Tine Brink Henriksen

Maternal Macronutrient Intake and Offspring Blood Pressure 20 Years Later

Publikation: Bidrag til tidsskrift/Konferencebidrag i tidsskrift /Bidrag til avisTidsskriftartikelForskningpeer review

DOI

  • Laufey Hrolfsdottir, Faculty of Food Science and Nutrition, University of Iceland, Reykjavik, Iceland
  • ,
  • Thorhallur I Halldorsson, Centre for Fetal Programming, Department of Epidemiology Research, Statens Serum Institut, Copenhagen, Denmark.
  • ,
  • Dorte Rytter
  • Bodil Hammer Bech
  • Bryndís E. Birgisdottír, Faculty of Food Science and Nutrition, University of Iceland, Reykjavik, Iceland
  • ,
  • Ingibjorg Gunnarsdottir, Faculty of Food Science and Nutrition, University of Iceland, Reykjavik, Iceland
  • ,
  • Charlotta Granstrøm, Centre for Fetal Programming, Department of Epidemiology Research, Statens Serum Institut, Copenhagen, Denmark.
  • ,
  • Tine Brink Henriksen
  • Sjurdur F Olsen, Centre for Fetal Programming, Department of Epidemiology Research, Statens Serum Institut, Copenhagen, Denmark., Department of Epidemiology, Harvard School of Public Health, Harvard University, Boston, MA, USA; Department of Nutrition, Harvard School of Public Health, Boston, MA, USA.
  • ,
  • Ekaterina Maslova, Danish Diabetes Academy, Odense, Denmark. adam.hulman@ph.au.dk.

BACKGROUND: Results from 2 cohort studies in Scotland established in the 1940s and 1950s (Aberdeen and Motherwell) suggested that a high protein diet during pregnancy might adversely influence offspring blood pressure at adult age. Our objective was to examine this association in the Danish Fetal Origins Cohort (DaFO88).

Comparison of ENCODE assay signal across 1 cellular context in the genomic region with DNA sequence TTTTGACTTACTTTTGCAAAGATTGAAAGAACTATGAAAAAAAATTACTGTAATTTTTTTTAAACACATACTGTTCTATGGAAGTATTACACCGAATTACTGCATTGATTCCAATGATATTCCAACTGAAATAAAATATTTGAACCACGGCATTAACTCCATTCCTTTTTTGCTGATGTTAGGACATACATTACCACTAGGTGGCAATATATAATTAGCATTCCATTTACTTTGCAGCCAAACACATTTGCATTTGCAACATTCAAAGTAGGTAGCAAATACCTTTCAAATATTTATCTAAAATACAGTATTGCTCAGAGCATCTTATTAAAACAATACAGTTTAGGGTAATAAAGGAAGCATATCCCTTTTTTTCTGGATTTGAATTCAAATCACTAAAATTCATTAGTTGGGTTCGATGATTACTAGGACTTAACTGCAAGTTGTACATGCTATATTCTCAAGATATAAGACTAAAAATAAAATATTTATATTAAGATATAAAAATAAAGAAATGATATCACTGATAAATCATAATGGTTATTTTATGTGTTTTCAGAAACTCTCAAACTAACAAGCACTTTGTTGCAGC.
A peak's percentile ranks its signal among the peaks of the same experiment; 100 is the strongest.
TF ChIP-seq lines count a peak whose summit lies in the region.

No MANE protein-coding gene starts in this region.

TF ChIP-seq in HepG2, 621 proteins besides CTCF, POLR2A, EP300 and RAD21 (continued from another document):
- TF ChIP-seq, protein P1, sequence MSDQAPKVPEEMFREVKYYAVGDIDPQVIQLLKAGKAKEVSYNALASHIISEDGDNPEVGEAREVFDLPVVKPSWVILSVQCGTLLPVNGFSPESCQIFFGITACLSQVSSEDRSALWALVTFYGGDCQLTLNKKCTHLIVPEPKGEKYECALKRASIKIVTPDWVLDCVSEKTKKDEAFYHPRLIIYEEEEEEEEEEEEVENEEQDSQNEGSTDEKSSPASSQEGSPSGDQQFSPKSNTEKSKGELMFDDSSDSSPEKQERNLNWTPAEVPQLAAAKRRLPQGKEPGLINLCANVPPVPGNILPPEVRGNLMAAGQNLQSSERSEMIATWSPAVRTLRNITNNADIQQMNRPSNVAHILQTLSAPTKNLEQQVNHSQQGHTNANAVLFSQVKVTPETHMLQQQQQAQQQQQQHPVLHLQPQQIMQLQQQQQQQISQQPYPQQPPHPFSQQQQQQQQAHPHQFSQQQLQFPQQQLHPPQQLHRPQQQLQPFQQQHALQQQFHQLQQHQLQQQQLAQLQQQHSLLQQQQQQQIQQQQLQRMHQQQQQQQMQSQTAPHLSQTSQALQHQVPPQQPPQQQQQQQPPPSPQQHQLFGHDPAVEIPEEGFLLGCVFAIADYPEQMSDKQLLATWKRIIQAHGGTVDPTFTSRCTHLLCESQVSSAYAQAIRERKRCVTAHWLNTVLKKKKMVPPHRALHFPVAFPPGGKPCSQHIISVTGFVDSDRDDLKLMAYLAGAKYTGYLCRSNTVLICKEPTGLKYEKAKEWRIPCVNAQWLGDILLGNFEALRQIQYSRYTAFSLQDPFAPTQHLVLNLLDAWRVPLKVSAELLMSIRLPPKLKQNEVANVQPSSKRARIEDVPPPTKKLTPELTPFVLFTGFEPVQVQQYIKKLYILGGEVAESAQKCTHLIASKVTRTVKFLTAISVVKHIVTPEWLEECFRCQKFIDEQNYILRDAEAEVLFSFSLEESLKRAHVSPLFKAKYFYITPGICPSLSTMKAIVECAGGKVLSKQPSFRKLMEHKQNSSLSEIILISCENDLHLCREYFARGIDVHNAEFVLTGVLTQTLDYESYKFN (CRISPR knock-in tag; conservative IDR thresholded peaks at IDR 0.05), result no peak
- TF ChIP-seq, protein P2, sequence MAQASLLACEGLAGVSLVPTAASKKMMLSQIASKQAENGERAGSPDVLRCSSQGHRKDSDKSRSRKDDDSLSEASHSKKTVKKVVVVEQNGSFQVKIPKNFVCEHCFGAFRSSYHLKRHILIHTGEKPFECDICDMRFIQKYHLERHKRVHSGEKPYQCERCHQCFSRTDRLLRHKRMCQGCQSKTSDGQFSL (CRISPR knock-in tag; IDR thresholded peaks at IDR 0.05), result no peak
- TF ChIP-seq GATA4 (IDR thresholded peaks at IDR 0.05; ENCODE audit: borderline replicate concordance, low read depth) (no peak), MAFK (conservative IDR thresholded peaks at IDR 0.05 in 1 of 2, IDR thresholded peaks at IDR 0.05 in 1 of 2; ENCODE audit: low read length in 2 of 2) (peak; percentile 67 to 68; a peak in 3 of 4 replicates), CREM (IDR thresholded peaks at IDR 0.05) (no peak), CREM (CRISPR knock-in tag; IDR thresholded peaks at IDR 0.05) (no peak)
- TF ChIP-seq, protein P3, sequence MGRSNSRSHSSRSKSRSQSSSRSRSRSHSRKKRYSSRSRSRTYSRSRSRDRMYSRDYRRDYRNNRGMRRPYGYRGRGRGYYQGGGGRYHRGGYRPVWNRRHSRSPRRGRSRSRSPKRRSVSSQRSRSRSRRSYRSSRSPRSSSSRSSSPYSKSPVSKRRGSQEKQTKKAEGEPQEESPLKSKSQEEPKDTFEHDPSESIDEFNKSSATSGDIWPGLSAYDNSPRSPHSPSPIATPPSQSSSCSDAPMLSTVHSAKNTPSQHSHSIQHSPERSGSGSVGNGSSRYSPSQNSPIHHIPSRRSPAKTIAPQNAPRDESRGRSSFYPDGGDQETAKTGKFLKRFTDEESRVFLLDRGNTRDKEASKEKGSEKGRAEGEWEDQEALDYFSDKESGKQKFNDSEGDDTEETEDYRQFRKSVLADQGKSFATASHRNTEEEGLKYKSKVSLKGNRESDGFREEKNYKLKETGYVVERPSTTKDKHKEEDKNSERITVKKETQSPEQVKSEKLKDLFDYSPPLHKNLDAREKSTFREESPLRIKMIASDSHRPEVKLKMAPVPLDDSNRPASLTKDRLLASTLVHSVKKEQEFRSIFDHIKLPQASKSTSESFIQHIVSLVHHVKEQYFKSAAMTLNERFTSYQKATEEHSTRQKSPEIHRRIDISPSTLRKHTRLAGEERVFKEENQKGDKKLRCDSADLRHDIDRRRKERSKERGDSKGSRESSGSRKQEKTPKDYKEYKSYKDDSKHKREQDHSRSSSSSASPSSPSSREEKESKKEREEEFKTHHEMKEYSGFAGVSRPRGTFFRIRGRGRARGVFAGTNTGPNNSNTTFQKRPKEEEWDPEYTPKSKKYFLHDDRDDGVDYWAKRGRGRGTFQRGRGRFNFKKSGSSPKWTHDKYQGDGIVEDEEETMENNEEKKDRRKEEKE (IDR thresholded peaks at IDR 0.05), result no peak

METHODS AND RESULTS: This was a prospective birth cohort of 965 women who gave birth in 1988-1989 in Aarhus, Denmark, and whose offspring (n=434) participated in a clinical examination ≈20 years later. Macronutrient intake was assessed in gestational week 30. Multivariable adjusted linear regression was used to examine the relation between higher maternal protein intake, at the expense of carbohydrates, and offspring blood pressure (isocaloric substitution). Main analyses were adjusted for mother's age during pregnancy, prepregnancy body mass index, parity, smoking during pregnancy, educational level, and offspring's sex. The mean total energy intake was 8.7 MJ/day (SD 2.3 MJ/day). The mean energy from carbohydrate, fat, and protein intake was 51, 31, and 16 of total energy, respectively. The results showed that after adjustment, higher maternal protein intake was associated with slightly higher offspring diastolic blood pressure (highest compared with the lowest quintile of protein intake: ∆=2.4 mm Hg; 95% CI 0.4-4.4; P=0.03 for trend). Similar differences, although not significant, were found for systolic blood pressure (∆=2.6 mm Hg; 95% CI -0.0 to 5.3; P=0.08 for trend).

CONCLUSIONS: Higher maternal dietary protein intake at the expense of carbohydrates was associated with a modest increase in offspring blood pressure in young adulthood.

OriginalsprogEngelsk
TidsskriftJournal of the American Heart Association
Vol/bind6
Nummer4
ISSN2047-9980
DOI
StatusUdgivet - 24 apr. 2017

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